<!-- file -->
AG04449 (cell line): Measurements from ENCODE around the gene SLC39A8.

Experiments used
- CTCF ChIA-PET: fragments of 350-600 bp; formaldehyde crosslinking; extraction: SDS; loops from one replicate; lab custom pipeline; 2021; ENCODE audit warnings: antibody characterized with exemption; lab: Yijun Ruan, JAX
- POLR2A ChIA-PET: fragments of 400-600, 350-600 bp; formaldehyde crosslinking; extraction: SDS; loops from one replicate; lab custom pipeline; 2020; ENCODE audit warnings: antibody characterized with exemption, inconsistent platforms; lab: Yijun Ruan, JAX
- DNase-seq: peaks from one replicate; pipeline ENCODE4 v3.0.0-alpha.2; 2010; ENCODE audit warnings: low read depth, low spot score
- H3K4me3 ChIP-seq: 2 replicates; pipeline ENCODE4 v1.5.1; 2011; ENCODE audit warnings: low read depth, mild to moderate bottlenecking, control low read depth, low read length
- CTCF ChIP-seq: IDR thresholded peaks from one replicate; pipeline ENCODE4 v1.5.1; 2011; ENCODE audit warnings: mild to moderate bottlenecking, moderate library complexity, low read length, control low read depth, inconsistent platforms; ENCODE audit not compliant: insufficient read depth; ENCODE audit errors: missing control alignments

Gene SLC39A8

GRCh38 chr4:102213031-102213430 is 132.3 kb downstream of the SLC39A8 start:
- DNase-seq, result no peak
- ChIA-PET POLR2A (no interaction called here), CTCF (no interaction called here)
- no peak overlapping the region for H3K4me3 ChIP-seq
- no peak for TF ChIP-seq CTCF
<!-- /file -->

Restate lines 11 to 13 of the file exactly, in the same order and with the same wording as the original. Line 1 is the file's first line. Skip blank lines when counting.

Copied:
- ChIA-PET POLR2A (no interaction called here), CTCF (no interaction called here)
- no peak overlapping the region for H3K4me3 ChIP-seq
- no peak for TF ChIP-seq CTCF